This is Debra Granik's first narrative feature in nearly a decade. In 2010, she cowrote and directed Winter's Bone, a masterful tale of murder, mental illness and meth that introduced the world to Jennifer Lawrence. That film, of course, possessed any number of laudable attributes. But consider for one second the significance of that single element: serving as the culture's J-Law delivery system.
How many sublimely indelible moments of cinema might otherwise never have happened? We're talking a practically BC/AD-level chronological divide. But I digress (with a montage of sublimely indelible moments from Silver Linings Playbook, Joy, American Hustle and Mother! flashing across my consciousness). Sorry.
Like Winter's Bone, Leave No Trace is set off the beaten track. As it opens, a father and daughter go about their routine wordlessly. Will is played by that shape-shifter Ben Foster; his 13-year-old daughter, Tom, by talented newcomer Thomasin McKenzie. A viewer might mistake them for campers enjoying a getaway. What quickly becomes apparent, though, is that they haven't gotten away from home. The Oregon wilderness preserve stretching for miles in every direction is their home.
Will is a veteran of a war that goes unnamed. He suffers from post-traumatic stress disorder that triggers nightmares that go undramatized. Granik doesn't need flashbacks or re-creations when she has a lead with Foster's gifts. She directs the actor to his most sensitive, subdued performance to date.
This is a movie that avoids overused tropes as deliberately as a soldier sidesteps mines. We see that Will is haunted, somewhat at war with the world. His gaze, bearing and protectiveness of Tom tell us everything we need to know.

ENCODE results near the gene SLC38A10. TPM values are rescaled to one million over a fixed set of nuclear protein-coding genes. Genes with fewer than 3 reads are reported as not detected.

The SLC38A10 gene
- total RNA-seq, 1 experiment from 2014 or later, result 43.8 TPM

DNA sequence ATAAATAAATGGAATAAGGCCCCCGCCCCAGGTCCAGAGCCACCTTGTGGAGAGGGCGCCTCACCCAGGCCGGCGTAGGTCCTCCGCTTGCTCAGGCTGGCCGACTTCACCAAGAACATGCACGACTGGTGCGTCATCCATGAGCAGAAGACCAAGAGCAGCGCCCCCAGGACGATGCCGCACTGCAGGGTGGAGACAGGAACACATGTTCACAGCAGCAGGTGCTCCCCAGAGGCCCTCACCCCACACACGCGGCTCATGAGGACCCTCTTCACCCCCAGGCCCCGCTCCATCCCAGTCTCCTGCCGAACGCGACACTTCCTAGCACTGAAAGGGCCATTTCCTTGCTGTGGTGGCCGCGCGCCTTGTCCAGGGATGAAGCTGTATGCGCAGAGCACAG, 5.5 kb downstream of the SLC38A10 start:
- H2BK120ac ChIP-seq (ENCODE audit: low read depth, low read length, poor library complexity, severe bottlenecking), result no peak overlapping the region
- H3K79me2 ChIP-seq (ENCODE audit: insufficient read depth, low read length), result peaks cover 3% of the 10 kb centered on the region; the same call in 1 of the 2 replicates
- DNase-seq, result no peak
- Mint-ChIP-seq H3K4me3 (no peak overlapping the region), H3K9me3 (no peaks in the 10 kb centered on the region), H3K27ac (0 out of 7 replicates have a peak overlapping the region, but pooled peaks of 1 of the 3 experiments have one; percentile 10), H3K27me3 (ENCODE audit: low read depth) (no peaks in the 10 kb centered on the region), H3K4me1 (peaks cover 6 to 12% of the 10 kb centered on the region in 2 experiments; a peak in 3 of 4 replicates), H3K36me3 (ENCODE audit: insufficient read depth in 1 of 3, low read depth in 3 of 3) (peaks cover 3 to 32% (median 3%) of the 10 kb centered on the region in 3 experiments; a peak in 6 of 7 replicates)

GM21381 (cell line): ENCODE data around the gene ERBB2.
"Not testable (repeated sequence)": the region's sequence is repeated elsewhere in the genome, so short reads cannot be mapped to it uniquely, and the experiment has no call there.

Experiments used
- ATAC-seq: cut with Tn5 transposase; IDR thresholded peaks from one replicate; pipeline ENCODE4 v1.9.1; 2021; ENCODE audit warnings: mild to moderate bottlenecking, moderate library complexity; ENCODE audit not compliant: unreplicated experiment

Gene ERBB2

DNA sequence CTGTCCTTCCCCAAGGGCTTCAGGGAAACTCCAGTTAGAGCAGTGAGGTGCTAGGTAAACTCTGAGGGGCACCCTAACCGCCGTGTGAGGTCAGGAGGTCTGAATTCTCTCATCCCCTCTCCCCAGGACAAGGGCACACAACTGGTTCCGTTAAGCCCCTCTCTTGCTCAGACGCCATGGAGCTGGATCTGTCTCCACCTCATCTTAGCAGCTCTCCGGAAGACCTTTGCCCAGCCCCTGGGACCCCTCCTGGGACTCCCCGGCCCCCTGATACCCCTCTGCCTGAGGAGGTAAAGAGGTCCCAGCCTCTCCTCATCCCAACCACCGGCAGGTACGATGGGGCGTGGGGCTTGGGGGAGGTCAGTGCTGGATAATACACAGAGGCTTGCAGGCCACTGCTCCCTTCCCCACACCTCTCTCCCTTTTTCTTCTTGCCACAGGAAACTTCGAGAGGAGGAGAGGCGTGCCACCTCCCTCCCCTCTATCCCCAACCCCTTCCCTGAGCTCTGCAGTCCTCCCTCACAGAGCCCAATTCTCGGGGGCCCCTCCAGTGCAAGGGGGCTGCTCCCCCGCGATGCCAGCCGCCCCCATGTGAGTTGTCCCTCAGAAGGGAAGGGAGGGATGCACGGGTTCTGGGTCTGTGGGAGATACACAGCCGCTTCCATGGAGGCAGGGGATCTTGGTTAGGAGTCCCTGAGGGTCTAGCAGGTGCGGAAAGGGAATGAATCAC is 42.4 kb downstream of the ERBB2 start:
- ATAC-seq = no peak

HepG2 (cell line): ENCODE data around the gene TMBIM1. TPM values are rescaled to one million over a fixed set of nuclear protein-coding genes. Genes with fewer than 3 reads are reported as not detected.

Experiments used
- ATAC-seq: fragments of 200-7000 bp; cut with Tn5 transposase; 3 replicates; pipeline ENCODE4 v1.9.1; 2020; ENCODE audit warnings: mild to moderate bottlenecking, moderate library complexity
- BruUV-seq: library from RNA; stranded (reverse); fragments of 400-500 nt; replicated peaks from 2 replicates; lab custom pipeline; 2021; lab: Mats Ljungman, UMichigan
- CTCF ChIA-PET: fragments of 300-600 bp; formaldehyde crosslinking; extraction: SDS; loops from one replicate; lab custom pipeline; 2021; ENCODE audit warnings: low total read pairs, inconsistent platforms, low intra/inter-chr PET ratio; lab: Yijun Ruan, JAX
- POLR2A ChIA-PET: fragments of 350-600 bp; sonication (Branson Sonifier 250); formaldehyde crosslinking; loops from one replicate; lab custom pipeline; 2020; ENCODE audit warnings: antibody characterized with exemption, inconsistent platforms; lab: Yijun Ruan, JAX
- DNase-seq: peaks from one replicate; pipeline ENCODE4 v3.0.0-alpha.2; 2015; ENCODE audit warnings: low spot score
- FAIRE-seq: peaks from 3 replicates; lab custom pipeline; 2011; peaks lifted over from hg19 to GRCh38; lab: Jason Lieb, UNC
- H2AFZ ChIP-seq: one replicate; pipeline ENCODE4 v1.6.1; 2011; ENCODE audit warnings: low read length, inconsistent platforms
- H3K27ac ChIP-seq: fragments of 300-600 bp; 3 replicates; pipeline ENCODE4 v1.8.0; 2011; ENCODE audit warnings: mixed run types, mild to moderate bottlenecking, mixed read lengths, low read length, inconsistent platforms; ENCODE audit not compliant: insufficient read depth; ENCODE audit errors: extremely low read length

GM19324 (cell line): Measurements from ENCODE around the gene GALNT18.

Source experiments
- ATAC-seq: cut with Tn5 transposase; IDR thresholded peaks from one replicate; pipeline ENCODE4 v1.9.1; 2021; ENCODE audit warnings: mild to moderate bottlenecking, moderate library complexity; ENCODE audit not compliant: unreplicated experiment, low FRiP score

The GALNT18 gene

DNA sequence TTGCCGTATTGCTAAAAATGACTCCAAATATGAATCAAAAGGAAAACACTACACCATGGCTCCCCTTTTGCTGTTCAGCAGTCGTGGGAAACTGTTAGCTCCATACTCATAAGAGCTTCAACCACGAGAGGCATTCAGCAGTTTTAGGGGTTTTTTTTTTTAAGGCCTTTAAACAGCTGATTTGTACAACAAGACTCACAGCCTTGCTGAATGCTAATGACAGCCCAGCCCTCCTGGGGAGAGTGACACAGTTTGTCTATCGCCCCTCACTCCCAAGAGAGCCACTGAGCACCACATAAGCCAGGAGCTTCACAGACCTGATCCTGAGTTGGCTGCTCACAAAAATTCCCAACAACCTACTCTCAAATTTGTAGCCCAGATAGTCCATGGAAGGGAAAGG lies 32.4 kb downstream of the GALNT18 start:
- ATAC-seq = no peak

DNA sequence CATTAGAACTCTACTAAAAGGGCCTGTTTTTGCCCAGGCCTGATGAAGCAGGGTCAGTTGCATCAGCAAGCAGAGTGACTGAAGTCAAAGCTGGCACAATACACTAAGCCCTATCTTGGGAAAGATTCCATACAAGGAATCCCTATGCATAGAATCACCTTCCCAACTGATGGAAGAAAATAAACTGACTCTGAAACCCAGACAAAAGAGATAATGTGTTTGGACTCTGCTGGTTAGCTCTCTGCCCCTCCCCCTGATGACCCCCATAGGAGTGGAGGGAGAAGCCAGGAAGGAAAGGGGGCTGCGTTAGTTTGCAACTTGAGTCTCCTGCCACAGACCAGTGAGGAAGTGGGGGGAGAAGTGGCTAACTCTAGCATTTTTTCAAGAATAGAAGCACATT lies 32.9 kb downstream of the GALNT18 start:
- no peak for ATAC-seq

Father and daughter appear to comprise a self-contained world. He provides the al fresco version of homeschooling, teaching survival skills like moving through brush without leaving tracks. They play chess, forage for food and periodically trek into town for supplies, paying with money Will makes selling his prescription meds to vets living in a nearby tent city.
One day a jogger spots Tom, setting in motion a chain of bureaucratic events with a sadly predictable outcome. If there's anything our government does better than shortchanging wounded warriors, it's separating parents from children. To their horror, Will and Tom find themselves apart for the first time in years.
Granik and cowriter Anne Rosellini based their script on Peter Rock's novel My Abandonment, which is itself based on the true story of a father and daughter found living in an Oregon wilderness preserve. To digress again: Given the enormous number of changes the filmmakers made to their source material, I wonder why they bothered to buy the rights at all. They use the novel's premise as a jumping-off point for a far more sociologically trenchant and ultimately wrenching tale of their own. They could have used news accounts as a public domain basis, as Rock did. I don't get it. Maybe they owed him money.
Movie-critic law prohibits saying much more about the fates of Will and Tom once the system gets its hands on them. I think it's fair to posit, though, that few films have as deftly suggested the limitlessness of familial love, the pain and inevitability of diverging paths, and the infinite forms that family — or, for that matter, society — can take.
Granik's latest cements her standing as a filmmaker of extraordinary craftsmanship and humanistic vision. She's a poet laureate of the dispossessed, an artist capable of seeing both the forest and the trees.